Land of the Spotted Eagle, Luther Standing Bear, 1933
Very intense. Exhaustive. Encyclopedic in its delivery of Native American Indian culture. Upon reading, it transforms one’s perspective of such basic concepts as human knowledge and the human condition. Via the Indian perspective, as Luther Standing Bear calls it, one can grasp a much simpler comprehension of the social fabric as a form of infrastructure that services the human condition (spiritual and physical needs included). One can also see, using the Indian experience in America as a microcosm, how the unraveling and dissolution of this fabric affects the complete well-being of its members/users.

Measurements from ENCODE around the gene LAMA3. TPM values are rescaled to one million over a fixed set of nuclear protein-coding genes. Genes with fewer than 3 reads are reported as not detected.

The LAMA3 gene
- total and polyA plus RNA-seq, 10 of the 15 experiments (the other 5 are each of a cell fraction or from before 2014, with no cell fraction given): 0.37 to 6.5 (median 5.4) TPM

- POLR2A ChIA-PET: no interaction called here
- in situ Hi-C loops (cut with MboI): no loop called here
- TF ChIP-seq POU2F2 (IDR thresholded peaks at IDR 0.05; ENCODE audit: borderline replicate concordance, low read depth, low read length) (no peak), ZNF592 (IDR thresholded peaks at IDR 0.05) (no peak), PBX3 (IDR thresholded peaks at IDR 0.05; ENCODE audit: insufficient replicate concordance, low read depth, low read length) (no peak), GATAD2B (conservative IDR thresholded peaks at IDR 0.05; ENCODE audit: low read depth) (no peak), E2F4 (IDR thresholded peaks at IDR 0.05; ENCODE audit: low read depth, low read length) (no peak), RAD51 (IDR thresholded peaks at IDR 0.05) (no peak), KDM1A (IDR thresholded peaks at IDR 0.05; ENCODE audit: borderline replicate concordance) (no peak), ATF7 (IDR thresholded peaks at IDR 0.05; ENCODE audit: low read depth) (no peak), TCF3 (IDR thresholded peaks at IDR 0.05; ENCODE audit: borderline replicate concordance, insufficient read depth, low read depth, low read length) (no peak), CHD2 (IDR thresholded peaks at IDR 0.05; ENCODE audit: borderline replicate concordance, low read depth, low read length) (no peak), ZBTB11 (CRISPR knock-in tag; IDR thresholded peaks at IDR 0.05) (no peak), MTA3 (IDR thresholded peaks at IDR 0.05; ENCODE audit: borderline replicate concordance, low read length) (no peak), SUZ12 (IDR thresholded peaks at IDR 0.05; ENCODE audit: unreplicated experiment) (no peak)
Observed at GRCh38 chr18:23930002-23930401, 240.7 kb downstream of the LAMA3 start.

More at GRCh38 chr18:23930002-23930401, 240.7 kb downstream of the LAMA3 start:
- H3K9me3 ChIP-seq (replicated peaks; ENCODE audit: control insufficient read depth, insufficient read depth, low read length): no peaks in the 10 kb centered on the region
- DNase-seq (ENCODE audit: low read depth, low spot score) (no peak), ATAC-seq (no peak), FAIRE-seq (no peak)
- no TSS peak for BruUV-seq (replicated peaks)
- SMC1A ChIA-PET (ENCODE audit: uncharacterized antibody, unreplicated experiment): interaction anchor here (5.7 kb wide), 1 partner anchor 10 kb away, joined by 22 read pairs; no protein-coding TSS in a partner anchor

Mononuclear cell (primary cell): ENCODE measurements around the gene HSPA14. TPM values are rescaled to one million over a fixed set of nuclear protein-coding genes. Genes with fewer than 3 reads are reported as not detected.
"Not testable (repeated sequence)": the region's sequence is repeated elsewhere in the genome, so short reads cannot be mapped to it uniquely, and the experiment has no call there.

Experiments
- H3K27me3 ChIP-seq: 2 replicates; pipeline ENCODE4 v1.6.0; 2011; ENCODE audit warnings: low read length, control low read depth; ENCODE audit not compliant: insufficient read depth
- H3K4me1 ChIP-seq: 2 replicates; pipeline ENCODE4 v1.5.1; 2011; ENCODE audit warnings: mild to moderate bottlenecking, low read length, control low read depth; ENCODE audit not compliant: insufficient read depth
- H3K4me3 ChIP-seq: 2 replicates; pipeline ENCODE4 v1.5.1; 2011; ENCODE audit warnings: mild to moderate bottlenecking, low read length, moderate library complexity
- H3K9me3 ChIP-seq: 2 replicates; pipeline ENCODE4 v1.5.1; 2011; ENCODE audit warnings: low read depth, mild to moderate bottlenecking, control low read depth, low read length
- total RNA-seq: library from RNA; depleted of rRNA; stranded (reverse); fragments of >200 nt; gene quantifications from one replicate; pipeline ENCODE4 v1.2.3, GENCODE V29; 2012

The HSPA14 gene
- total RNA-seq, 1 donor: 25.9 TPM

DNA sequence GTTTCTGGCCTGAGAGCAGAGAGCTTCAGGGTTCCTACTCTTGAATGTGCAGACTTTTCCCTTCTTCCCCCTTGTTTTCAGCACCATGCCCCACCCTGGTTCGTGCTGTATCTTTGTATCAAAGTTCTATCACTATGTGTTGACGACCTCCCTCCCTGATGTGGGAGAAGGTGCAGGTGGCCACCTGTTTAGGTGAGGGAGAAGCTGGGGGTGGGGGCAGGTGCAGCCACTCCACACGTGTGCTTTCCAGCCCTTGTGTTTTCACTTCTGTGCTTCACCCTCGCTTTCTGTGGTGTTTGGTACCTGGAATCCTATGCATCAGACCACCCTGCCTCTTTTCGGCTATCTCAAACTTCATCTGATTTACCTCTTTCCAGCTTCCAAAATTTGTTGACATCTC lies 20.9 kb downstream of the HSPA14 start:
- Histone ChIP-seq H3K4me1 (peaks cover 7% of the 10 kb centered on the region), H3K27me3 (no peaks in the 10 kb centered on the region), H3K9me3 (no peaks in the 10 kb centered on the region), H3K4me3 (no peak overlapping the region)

This is a study of art as human expression, necessary to the well-being of both the individual and the group. It is a reminder of the unifying features of all spiritual endeavors: We live as a means for life to enjoy itself – the Greater Life that is in all things – hence it is our purpose and our pleasure to ritualize our human experience through dance, music, art, thought and action. These ways are so embedded in every human that to ignore them is to cause harm. The fate of Standing Bear’s people shows this truth.
This story stirs deep anger and confusion in the 21st century reader. Anger at the force, greed and disregard used by the European Americans of the time. Anger, most of all, at the loss. One is forced, at the conclusion of this book, to penetrate deep into one’s heart to find the reason for their sacrifice. Finally, one realizes that this story, already one hundred years since its beginning, is still teaching, not in the oral tradition, but in a new way, for a new people, and in that, there is hope.